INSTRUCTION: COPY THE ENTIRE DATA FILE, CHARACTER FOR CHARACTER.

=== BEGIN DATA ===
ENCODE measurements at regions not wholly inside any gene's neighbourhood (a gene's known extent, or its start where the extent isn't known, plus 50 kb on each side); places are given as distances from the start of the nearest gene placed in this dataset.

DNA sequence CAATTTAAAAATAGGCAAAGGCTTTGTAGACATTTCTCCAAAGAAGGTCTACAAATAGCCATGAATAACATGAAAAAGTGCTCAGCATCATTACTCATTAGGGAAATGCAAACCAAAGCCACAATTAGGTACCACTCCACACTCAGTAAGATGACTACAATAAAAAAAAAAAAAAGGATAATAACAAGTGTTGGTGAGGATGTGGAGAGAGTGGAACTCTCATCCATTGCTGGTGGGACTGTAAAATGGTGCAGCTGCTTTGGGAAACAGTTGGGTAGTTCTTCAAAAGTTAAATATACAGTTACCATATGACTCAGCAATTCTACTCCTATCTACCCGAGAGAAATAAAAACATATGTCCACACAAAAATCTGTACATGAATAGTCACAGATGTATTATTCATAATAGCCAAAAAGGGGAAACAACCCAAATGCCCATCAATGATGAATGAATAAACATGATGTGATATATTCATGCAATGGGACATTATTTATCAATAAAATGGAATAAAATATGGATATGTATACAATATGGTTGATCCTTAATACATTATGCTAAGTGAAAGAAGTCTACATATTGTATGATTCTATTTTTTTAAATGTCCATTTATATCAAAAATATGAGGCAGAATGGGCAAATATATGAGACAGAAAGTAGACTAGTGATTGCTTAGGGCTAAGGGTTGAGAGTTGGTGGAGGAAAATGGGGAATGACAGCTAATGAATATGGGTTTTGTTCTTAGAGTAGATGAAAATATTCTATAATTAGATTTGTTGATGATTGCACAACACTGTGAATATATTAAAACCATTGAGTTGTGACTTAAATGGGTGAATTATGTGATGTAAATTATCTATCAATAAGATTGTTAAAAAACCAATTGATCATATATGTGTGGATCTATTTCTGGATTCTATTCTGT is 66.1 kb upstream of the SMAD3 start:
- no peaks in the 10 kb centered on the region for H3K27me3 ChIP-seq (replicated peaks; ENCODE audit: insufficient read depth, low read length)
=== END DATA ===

ENCODE measurements at regions not wholly inside any gene's neighbourhood (a gene's known extent, or its start where the extent isn't known, plus 50 kb on each side); places are given as distances from the start of the nearest gene placed in this dataset.

DNA sequence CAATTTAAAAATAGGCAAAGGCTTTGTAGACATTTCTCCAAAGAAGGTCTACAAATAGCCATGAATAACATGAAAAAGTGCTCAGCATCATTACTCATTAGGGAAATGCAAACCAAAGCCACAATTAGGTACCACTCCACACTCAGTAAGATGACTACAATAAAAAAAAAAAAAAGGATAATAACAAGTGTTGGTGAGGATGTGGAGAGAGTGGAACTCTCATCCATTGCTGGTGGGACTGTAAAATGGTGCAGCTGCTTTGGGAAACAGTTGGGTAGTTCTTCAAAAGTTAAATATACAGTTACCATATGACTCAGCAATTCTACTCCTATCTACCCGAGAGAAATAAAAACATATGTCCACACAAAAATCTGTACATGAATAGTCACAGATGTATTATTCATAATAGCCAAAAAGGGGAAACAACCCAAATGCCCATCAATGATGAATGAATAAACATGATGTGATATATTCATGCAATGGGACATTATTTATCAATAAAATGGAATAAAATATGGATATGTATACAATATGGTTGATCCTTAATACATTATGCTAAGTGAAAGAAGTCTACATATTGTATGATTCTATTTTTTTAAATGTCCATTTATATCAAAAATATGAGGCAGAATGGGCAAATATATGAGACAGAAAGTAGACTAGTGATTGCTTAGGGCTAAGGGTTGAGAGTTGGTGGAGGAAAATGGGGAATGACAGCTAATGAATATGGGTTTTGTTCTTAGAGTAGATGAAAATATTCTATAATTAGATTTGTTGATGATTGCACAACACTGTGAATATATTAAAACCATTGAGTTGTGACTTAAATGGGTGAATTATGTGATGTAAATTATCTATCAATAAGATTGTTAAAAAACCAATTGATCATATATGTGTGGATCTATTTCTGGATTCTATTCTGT is 66.1 kb upstream of the SMAD3 start:
- no peaks in the 10 kb centered on the region for H3K27me3 ChIP-seq (replicated peaks; ENCODE audit: insufficient read depth, low read length)